Saturday, March 25, 2017

Writing Music

I just reached the 20,000-word mark of my work in progress, which is a straightforward horror novel, set in my home state of Arkansas. For now, that’s all I’ll reveal about it. I’m just a little superstitious, and it seems that if I ever get too excited about a work and start speaking or writing about it, said work will retaliate by dying on the proverbial vine.

I’m here to don my music critic hat and talk about some music I’ve re-discovered while working on this book.

I can write in silence, just as I’ve been known to write in noisy waiting rooms, car lots, and classrooms. But when the setting is 100% to my liking, I prefer to have some writing music emanating from my portable Bose speaker. I have no clear definition of writing music. It varies, depending on my mood. Sometimes it’s a playlist of quiet, somber songs; sometimes it’s folk; sometimes it’s a Radiohead album or a collection of bizarre non-music (such as Tool’s most abstract, Area 51-inspired noise tracks).

Lately, though, my go-to writing music has been what I feel is three straight releases of under-appreciated material by the Swedish progressive death metal band Opeth.

Yes, I do listen to a Swedish progressive death metal band when I need to think: except it’s not death metal. Progressive, yes. Death, no. After Opeth’s 2008 album Watershed, the band abandoned the “death” part of their style entirely (and their progressive death albums are excellent as well, if you’re into that sort of thing). Since Watershed, they’ve released three albums—Heritage (2011), Pale Communion (2014), and Sorceress (2016)—that could be loosely described as simply “prog rock.”  Except this material can't be properly categorized with one label. It’s prog; it's also folk, hard rock, experimental, and yes, a little bit metal; or it's at least influenced by metal. It’s also very fine thinking music.

Heritage is the most challenging of the three efforts. The album begins with its title track, a somber two-minute piano number, then launches into one of the most aggressive tunes of the entire three-album stretch, “The Devil’s Orchard.” This aggressive track hits you head-on and charges furiously towards the short-lived but memorable guitar solo that wraps it up. From here, Heritage crawls and gallops its way through an unpredictable landscape that’s at one moment explosive and the very next quiet and atmospheric. This apparent disjointedness is not entirely a bad thing. Given its unpredictability and complexity, Heritage offers something new with every listen, and the more you listen to it, the more you start to think, “Maybe disjointed isn’t the right word. Maybe this is simply a complex album that takes time to get.”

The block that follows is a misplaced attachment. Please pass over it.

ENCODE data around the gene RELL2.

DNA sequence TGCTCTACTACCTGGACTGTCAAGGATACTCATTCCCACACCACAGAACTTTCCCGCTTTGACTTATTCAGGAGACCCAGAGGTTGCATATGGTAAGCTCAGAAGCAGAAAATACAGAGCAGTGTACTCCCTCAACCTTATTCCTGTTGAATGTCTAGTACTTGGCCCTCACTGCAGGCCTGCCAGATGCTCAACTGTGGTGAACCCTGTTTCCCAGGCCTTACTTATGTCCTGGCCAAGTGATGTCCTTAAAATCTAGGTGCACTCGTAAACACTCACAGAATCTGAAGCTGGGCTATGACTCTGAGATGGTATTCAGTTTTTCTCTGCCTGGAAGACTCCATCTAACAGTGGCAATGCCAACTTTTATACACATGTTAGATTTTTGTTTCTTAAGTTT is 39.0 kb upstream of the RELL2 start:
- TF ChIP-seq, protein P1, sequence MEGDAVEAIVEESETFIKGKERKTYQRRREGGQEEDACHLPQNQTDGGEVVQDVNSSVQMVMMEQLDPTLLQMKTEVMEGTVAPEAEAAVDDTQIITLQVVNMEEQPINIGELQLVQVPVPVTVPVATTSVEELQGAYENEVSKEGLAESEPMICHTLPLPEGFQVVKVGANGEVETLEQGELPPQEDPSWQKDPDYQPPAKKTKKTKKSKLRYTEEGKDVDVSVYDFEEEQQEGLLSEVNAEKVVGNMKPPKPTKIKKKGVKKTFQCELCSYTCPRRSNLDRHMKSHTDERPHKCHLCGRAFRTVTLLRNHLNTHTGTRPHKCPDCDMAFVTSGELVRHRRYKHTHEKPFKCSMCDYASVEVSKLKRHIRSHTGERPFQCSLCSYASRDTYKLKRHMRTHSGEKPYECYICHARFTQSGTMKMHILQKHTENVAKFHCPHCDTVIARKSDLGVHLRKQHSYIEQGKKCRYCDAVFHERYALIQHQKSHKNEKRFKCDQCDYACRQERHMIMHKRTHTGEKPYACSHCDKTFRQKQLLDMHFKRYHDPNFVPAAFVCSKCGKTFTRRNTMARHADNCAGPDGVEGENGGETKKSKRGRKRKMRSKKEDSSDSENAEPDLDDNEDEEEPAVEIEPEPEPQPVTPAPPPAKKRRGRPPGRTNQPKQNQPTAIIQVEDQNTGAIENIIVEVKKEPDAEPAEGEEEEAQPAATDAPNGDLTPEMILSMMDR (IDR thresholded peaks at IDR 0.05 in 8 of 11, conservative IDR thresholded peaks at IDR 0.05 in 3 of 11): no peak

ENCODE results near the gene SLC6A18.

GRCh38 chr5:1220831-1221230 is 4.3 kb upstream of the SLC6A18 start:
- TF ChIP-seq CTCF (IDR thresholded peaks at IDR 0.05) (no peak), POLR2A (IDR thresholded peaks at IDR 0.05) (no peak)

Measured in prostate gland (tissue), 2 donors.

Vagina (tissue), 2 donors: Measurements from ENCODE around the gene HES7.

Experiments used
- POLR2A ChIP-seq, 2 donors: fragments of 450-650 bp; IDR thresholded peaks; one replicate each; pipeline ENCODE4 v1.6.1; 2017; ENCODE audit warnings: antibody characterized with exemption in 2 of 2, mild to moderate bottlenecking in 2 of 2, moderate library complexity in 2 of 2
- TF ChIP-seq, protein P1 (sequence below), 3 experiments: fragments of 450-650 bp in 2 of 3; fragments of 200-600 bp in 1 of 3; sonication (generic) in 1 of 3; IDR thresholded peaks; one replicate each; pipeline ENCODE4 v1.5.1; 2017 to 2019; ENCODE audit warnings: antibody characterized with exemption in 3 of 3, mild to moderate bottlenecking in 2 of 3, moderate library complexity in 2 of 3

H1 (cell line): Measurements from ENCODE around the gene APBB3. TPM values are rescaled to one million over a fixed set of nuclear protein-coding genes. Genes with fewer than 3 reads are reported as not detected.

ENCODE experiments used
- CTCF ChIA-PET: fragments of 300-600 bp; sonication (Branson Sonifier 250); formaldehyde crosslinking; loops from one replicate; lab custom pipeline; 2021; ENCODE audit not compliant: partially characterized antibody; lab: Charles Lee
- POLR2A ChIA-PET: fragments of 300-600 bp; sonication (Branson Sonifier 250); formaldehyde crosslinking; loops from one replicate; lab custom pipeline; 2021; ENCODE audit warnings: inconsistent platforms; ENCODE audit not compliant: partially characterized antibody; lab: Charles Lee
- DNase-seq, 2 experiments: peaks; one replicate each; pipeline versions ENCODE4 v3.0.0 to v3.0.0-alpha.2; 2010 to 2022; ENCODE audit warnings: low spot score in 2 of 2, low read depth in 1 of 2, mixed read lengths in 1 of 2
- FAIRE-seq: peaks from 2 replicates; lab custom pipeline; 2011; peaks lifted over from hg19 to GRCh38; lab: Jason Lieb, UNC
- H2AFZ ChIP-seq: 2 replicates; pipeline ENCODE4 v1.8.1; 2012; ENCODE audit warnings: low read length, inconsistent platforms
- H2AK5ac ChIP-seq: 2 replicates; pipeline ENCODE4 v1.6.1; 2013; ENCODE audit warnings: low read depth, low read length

Pale Communion is a tighter album than Heritage, with a much stronger folk influence than either Heritage or Sorceress. The album opens with a complex, prog-inspired track “Eternal Rains Will Come,” passes through the closest thing this band will come to mainstream rock territory with “Cusp of Eternity,” and then launches straight into the opposite of “mainstream rock” with the eleven-minute prog-folk-metal tune “Moon Above, Sun Below.” This track is complex and unpredictable without meandering; quiet, moody, softly-strummed passages explode into epic guitar solos, which seamlessly retreat into folk territory. "Moon Above, Sun Below" is arguably a microcosm of the entire album. Calmer waters persist through the middle of the album, until we arrive at the three-track closing set: the folk-inspired epic “The River,” the latter-Led Zeppelin-esq. “Voice of Treason,” and the beautifully flowing “Faith In Others,” which sounds exactly like its title.

Sorceress is the most modern-rock influenced of these three albums. It does not contain the heavy-quiet-heavy-quiet unpredictability of Heritage, but it does not—to me—come across as cohesive as Pale Communion; with any other artist, the latter would be a bad thing. But this album, lately, has been my favorite of the three, cohesive or not. There are three tracks here that are straightforward rock/hard rock: the down-tuned and heavy title track, the charging “Chrysalis,” and the (dare I say it?) optimistic-sounding “Era.”  Between these rockers is the complex, bizarre “The Wilde Flowers” (which has grown on me and become a favorite); the largely-instrumental and Middle Eastern-tinged “The Seventh Sojourn”; and the nine-minute Opethian concoction “Strange Brew.” But Sorceress is not without its soft side: “Sorceress 2” is a slightly-ominous, quiet number, and “Will O the Wisp” is a folk-inspired song that soars just enough to take you away.

I’ll summarize with this: if you are open-minded about music and give these three albums a chance, I almost guarantee they’ll take you away, especially if you’ll partake of them with a good set of headphones.

And if you’re a writer who wants some complex, diverse thinking music to entrance you while you work… Well, that’s what brought me here. They work for that, too.

Monday, March 20, 2017

Grave Plots

I’ve seen several Plotters on Twitter recently.  I’m referring to the writers who, before actually writing their novels, draft lengthy outlines or diagrams; sometimes they’re seen covering their walls in sticky notes or going all Albert Einstein on a chalk or dry-erase board.

I’m not a fan of any of this, but whatever helps them write, right?  I’m sure many pieces of fine literature have been born out of exhausting outlines or plot diagrams.